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There are few industries as diverse as the hospitality industry, and so as a member of, and leader in, the hospitality industry, I feel like it’s my duty to lend my voice to members of our community who are hurting.

However, I don’t think my voice is enough, and so I’m hoping this resource will be helpful to those members of our community who also want to support our black community members with more than just words. This is a post that will give our white community members suggestions of where they can go and Learn, Listen, and Act. It’s my hope it’ll make us a better, stronger, and more supportive community. It’s not an exhaustive resource, but it’s a start.

There is much about America’s history with race that you likely didn’t learn growing up or in school (or even college), especially if you’re white. You’ve heard a lot about systemic and structural racism over the last several days — and some may be wondering what that means. America has seen over the last several years the remaining injustice in our policing practices that have always been there. It is a product of a systemically racist and discriminatory structure.

Michael Eric Dyson, Sociology Professor at Georgetown University, said that Black America needs people to want to invest time in actually learning about this discrimination if we are going to turn this moment into action and policy reforms. From removing monuments used as symbols of black oppression to housing and education reforms. The place to start is understanding the history. It’s hard to read, it’s challenging to learn, and it will be a tough reflection. But as MLK so eloquently said, in the end, we will remember not the words of our enemies but the silence of our friends.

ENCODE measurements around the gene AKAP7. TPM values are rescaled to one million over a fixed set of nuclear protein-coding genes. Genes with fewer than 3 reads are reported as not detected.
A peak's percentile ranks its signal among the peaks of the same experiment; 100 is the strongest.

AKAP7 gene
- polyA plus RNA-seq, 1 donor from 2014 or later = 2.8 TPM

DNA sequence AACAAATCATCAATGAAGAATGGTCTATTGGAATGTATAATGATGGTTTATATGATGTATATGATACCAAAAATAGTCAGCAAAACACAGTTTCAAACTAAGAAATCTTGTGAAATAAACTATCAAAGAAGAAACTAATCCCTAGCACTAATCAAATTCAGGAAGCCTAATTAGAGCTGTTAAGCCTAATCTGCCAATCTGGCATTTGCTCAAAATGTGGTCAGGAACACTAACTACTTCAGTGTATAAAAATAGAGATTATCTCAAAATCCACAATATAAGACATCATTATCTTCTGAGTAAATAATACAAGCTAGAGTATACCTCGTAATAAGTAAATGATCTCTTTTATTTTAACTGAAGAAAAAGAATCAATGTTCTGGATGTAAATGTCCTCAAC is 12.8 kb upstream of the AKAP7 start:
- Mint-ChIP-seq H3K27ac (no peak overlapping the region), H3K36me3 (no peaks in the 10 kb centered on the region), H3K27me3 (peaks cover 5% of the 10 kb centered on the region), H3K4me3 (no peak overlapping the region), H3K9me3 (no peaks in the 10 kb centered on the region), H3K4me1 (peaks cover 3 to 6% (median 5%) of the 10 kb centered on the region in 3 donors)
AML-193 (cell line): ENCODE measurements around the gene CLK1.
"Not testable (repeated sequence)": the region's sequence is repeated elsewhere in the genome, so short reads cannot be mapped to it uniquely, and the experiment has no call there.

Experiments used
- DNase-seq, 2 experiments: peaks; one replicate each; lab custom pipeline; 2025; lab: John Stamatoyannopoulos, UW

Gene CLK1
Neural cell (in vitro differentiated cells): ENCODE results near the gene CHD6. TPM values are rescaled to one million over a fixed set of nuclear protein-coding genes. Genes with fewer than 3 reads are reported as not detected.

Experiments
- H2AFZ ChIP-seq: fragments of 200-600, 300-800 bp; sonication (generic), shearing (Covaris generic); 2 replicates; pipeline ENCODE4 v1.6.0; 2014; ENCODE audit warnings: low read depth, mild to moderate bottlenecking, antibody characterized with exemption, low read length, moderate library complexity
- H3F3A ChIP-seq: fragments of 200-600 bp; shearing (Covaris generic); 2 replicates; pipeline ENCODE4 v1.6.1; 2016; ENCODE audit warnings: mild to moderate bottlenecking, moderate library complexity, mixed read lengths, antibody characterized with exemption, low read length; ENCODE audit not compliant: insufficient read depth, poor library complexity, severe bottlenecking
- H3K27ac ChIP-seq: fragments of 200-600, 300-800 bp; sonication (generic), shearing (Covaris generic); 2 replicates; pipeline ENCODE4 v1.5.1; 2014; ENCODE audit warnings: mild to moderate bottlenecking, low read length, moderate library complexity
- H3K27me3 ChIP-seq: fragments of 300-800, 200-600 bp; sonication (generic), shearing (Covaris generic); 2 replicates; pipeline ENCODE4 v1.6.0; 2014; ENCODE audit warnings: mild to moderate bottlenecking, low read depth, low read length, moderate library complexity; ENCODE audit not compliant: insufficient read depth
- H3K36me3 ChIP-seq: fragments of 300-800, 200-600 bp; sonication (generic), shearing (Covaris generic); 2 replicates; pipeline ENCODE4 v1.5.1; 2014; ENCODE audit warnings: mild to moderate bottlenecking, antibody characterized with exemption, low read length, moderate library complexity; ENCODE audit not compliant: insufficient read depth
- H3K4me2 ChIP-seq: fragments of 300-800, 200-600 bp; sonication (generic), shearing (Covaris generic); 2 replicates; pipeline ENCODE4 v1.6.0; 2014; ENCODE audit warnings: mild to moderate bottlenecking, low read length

These are a few places, people, and pieces that have inspired me. I hope you approach learning about this history without bias and prejudice, especially if you’re learning about these issues for the first time. Now is not the time to be silent.


The National Memorial for Peace and Justice, dedicated to the legacy of enslaved black people, people terrorized by lynching, African Americans humiliated by racial segregation and Jim Crow, and people of color burdened by presumptions of guilt and police violence.�

The *policy* of redlining that discriminated communities of color and put a structural barrier to safe/affordable housing, financial services, healthy food access, etc.

Attack on Black Wall Street in Tulsa, OK. A piece of history that the white City leadership attempted to erase. �


Confronting History, Changing the Narrative on Race �

The Health Effects of Discrimination ��


Finding (and supporting) Black-Owned Businesses Locally:

YouLobby has great resources for how to engage local, state, and federal elected officials. Tell your elected officials that you expect policy reforms aimed at addressing and correcting inequality and injustice. Namely: The End Racial and Religious Profiling Act (S. 2355); The Eric Garner Excessive Force Prevention Act (H.R. 4408); and The PEACE Act (H.R. 4359). All of these bills are in Congress right now, and all would substantially improve more equitable policing practices.

Most importantly: VOTE!